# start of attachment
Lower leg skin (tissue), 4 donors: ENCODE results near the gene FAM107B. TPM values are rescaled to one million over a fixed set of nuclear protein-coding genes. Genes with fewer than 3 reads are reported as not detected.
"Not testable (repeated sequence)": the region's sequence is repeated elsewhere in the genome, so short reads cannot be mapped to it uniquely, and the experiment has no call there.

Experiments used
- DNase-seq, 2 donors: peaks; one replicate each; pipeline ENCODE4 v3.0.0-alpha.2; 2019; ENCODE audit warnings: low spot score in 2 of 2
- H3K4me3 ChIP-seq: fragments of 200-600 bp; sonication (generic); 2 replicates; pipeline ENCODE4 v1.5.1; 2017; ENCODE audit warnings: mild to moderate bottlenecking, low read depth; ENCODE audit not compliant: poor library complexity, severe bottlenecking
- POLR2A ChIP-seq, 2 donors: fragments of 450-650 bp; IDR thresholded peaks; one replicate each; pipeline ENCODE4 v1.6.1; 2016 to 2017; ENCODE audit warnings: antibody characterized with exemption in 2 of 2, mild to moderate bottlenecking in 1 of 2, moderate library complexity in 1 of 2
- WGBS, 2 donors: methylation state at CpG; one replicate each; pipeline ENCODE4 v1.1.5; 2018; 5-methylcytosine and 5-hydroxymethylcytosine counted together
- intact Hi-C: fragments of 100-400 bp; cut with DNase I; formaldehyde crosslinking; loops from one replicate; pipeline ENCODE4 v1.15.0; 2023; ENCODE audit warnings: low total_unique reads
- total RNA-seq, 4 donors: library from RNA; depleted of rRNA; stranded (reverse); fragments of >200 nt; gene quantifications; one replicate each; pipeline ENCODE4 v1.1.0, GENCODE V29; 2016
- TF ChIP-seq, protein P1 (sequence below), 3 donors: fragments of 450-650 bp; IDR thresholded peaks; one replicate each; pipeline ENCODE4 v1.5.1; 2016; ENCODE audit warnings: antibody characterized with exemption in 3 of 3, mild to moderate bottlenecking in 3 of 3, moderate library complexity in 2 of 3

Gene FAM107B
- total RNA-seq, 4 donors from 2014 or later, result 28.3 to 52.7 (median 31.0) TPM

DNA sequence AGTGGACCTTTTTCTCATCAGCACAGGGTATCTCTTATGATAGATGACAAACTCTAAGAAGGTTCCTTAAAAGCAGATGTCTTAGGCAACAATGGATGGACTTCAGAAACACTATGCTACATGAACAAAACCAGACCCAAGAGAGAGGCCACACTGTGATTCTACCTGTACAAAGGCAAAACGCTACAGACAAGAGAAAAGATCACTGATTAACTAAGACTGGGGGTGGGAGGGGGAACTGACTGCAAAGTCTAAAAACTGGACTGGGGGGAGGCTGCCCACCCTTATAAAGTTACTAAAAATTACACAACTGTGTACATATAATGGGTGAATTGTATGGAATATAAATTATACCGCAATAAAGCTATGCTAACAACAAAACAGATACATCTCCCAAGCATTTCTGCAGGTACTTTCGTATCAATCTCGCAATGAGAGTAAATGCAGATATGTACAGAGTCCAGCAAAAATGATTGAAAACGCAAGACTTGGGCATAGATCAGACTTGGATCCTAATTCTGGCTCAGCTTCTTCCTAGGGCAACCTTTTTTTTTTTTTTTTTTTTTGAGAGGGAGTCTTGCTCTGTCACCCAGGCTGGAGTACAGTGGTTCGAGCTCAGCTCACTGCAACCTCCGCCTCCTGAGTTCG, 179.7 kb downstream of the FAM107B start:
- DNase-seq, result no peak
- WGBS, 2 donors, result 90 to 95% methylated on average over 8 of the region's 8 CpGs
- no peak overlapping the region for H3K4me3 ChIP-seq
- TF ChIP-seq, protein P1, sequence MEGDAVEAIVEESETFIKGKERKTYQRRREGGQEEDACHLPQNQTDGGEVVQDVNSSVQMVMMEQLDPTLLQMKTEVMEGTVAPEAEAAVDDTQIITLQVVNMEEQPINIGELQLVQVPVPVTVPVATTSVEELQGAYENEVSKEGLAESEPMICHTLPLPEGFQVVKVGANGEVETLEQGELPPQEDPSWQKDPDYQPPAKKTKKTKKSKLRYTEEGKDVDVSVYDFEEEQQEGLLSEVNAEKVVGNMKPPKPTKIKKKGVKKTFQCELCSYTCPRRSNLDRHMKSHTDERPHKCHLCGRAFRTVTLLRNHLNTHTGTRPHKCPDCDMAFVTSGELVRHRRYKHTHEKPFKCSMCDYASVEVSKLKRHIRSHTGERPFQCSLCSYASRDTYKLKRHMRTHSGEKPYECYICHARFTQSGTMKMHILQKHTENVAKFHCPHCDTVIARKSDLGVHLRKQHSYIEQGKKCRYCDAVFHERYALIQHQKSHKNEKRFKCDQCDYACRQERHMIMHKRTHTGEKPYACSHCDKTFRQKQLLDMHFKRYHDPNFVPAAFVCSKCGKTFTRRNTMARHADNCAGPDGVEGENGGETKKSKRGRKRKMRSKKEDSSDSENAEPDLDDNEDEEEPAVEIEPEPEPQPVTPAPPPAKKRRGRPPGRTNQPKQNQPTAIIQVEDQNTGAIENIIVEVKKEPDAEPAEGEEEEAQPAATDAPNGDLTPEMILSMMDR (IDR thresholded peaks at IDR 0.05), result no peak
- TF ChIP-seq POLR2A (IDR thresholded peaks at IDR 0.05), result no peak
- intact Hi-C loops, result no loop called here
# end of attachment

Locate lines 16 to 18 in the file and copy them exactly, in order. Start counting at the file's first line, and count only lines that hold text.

- no peak overlapping the region for H3K4me3 ChIP-seq
- TF ChIP-seq, protein P1, sequence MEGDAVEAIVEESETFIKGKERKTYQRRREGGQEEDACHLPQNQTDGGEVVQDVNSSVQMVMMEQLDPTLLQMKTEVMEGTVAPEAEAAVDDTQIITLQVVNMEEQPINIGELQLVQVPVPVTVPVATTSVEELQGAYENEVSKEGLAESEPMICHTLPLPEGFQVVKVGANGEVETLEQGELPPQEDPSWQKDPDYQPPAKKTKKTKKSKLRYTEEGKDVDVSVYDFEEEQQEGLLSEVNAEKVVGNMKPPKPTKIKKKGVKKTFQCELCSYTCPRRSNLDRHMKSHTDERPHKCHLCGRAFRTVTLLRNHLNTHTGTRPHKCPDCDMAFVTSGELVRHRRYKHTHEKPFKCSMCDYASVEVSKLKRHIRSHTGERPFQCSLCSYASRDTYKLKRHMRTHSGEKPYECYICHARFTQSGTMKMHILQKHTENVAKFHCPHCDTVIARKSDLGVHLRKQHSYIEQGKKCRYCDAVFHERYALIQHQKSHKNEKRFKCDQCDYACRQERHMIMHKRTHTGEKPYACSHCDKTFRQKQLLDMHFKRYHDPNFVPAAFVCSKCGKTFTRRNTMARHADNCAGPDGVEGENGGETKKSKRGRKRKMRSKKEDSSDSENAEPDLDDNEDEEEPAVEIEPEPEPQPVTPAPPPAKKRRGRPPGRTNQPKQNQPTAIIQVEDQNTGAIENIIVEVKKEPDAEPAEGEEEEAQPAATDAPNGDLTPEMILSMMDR (IDR thresholded peaks at IDR 0.05), result no peak
- TF ChIP-seq POLR2A (IDR thresholded peaks at IDR 0.05), result no peak